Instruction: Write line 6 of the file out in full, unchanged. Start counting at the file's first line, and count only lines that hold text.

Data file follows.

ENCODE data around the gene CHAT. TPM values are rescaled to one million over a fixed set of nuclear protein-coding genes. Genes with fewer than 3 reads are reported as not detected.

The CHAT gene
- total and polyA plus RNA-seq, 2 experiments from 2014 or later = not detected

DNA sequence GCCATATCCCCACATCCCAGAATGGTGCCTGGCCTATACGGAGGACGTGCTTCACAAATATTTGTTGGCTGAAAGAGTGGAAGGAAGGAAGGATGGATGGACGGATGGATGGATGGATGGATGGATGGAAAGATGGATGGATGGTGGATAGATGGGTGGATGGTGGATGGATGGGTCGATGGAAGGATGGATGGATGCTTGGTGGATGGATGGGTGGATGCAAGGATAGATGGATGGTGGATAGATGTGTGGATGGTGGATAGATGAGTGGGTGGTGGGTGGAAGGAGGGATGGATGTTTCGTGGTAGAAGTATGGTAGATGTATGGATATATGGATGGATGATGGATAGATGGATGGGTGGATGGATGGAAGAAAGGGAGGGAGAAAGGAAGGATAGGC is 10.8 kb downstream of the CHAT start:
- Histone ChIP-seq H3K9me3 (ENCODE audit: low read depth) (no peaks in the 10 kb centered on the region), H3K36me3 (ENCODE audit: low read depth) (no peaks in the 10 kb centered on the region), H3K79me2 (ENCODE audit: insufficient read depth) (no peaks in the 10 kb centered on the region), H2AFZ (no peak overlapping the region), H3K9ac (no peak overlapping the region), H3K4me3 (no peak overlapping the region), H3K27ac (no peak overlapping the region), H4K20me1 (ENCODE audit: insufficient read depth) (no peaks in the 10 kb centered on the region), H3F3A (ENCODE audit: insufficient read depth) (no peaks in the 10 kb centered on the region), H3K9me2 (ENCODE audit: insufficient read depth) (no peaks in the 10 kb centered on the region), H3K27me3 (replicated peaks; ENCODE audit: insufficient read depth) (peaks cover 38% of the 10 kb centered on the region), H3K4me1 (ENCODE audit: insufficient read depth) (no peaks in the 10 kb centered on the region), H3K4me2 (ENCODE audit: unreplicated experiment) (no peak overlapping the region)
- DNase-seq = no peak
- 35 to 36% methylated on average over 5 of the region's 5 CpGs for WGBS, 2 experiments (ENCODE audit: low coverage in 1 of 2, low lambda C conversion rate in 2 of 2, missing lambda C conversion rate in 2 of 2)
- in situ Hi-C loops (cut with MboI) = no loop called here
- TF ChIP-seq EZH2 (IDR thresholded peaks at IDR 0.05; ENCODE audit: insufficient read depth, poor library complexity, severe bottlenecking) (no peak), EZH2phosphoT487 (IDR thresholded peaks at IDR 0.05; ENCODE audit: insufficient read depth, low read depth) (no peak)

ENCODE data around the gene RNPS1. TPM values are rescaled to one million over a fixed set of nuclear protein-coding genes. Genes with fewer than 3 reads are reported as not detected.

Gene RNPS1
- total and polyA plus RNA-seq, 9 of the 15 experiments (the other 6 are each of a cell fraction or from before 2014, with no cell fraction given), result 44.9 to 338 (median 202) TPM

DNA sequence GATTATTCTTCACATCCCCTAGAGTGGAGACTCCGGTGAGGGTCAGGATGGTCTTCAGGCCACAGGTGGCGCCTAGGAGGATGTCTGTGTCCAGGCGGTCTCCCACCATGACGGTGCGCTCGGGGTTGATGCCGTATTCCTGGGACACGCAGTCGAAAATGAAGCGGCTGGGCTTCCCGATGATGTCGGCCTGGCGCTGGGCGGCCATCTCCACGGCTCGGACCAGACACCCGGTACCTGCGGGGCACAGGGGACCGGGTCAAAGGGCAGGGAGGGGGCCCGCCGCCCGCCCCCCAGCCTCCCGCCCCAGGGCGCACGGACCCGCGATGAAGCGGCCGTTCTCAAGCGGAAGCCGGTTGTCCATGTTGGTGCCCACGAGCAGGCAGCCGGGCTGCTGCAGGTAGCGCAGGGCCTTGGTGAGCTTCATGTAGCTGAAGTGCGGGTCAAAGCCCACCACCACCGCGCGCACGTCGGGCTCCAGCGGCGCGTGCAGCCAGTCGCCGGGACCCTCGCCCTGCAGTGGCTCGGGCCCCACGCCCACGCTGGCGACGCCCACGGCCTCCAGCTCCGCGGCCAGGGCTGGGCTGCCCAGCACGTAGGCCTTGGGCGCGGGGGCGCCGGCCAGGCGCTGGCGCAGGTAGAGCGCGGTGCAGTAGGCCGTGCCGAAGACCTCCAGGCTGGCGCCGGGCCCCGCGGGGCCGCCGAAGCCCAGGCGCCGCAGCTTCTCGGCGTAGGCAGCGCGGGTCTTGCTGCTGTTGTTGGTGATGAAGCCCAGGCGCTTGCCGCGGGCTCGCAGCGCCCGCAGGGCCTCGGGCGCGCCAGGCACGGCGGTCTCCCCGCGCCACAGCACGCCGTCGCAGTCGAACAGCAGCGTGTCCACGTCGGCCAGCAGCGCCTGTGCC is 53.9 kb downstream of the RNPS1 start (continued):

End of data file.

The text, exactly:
- DNase-seq = no peak